Should Writers Abbreviate Their Names?

J.K. Rowling

This post is more accurately titled “Should Female Writers Abbreviate Their Names?”, since they are, it seems, the writers who most commonly do so.

The short and simply answer to the question is, of course, “They should do whatever they want.”  For I’m not here to dictate otherwise, especially given the numerous different reasons a female writer would choose to use her initials instead of her full name:

  • She had a given name that’s difficult to pronounce or spell
  • To create a new identify for writing in a different genre
  • To maintain a measure of distance from her non-writing life
  • Because another author has her exact same name
  • Because she dislikes for her given name
  • To emulate classical male writers who used abbreviations, such as C.S. Forrester, C.S. Lewis, J.R.R. Tolkien, and J.D. Salinger

Just to name a few.

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Who’s Gonna Read Your Book II: On genre conventions / unconventional genres

One of the most important and oft-cited tenets of marketing is to identify your target audience.

When it comes to books, an easy was to start doing this is through identifying your novel’s genre, thereby making your target audience the readers of said genre.

Many writers descry genre.  I’ve hear it stated that genre conventions impose limits to creativity and the possibilities a writer can introduce into a story.

Some also claim that genre is a means by which the traditional publishing industry pigeonholes the market by only publishing stories adhering to this or the other trend, which ultimately comes to define various genres as a whole (e.g. the dystopian trend in YA).

Yet, whether one agrees with the above statements or not, genre is the means by which readers have been trained to locate books within the publishing landscape.  Whether a book is traditionally published or self-published, it’s the GPS that helps lead readers to the promised land of similar content and fulfilled expectations.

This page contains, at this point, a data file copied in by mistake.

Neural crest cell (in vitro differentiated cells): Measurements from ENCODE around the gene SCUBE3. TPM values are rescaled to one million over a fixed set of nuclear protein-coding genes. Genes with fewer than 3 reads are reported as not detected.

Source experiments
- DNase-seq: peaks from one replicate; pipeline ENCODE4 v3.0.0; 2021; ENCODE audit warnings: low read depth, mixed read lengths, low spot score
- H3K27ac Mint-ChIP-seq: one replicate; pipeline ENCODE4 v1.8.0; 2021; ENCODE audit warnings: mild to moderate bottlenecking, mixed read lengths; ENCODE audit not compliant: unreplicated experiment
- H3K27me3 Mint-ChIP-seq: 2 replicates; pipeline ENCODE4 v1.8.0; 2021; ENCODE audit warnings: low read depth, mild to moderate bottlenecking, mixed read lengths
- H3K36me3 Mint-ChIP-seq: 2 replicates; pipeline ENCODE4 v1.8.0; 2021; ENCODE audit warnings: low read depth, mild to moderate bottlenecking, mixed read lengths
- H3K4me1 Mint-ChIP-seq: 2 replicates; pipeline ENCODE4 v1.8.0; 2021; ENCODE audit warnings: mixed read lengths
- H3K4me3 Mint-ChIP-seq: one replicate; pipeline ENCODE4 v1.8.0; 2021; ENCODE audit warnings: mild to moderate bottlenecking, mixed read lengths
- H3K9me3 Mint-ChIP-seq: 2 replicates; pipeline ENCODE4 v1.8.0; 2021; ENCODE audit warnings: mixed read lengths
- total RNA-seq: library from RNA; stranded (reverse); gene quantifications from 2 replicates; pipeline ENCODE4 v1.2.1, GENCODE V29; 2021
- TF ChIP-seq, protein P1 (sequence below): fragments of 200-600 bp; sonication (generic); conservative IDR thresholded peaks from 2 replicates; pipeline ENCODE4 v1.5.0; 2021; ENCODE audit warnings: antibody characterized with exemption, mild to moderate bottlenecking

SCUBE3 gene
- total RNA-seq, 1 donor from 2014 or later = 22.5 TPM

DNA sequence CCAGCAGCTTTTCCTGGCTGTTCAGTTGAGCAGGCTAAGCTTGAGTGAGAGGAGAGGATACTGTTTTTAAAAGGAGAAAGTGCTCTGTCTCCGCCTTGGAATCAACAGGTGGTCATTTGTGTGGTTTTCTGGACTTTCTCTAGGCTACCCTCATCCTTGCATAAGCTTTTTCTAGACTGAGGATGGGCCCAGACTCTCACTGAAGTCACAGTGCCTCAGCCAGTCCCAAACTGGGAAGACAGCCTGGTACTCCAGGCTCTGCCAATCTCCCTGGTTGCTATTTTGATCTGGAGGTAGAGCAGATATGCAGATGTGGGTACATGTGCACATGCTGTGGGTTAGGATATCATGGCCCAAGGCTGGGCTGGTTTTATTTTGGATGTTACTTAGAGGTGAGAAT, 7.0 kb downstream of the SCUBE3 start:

According to bestselling sci-fi author Hugh Howey,

[W]riting within a genre is a huge first step in becoming discovered. No one is looking for you or your particular book. You are both unknown unknowns. So you better write a book that’s near a specific book….  Random fantasy books sell better than random randomness.

But what happens when your book doesn’t quite fulfill those expectations?  What happens when it meets some of the conventions of its genre, yet blithely disregards others?

What happens if your book is like my book?

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On Validation, and why it’s okay for writers to want it

"I've wanted more than anything to have your respect....  And I can't deny the fact that you like me, right now, you like me!" (from actress Sally Field's 1985 Academy Award acceptance speech)

“I’ve wanted more than anything to have your respect…. And I can’t deny the fact that you like me, right now, you like me!” (from actress Sally Field’s 1985 Academy Award acceptance speech).

 

This issue of validation keeps coming up within the traditional vs. self-publishing debate.

For some time now, I’ve been reading various blog posts and articles discussing the merits of one form of publishing compared to the other, particularly as related to the aspirations of unpublished writers.

This debate is nothing new – indeed, it’s been going for so long now as to be almost institutionalized, complete with its own special vocabulary: “gatekeepers”, “credibility”, “the gauntlet”, “vetting process”, “the old guard”, “the new order”, “the publishing revolution”, “the Big 6, 5, 4, etc.”

However, over the past two weeks, a new vocabulary word has appeared on the scene, predominantly in disparaging reference to writers seeking a deal with a traditional publisher:

Validation.

Or better put: the desire for acceptance by and praise from the agents and editors of traditional publishing as opposed to the potentially greater monetary rewards of self-publishing.

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Blogger/Author 2.0

Historically, my track record for blogging is not that good.

My old, now defunct was called Through the Keyhole.  It was all about my writing life while I was hard at work on a novel back in 2006.  I actually did fairly well with that blog: I posted to it every other day; I assembled a decent blogroll, and received comments regularly from other writers whose blogs I followed.

But Through the Keyhole only survived four months.  I just couldn’t keep up the pace of posting “every other day” on top of writing, and job searching (I was unemployed at the time, and living back at home), and trying to hold together my relationship with my mother that the stress of a year-and-a-half of joblessness and my return to the once-empty nest had frayed almost to the breaking point.

Just when all hope seemed lost, I finally landed a job.  I moved four hours away to a rural community where my residence had no internet connection.  So, I quit blogging, and quit writing altogether for the whole year-and-a-half I held that job, and the four-and-a-half years, two provinces, and three jobs that followed.

And now I’m back.

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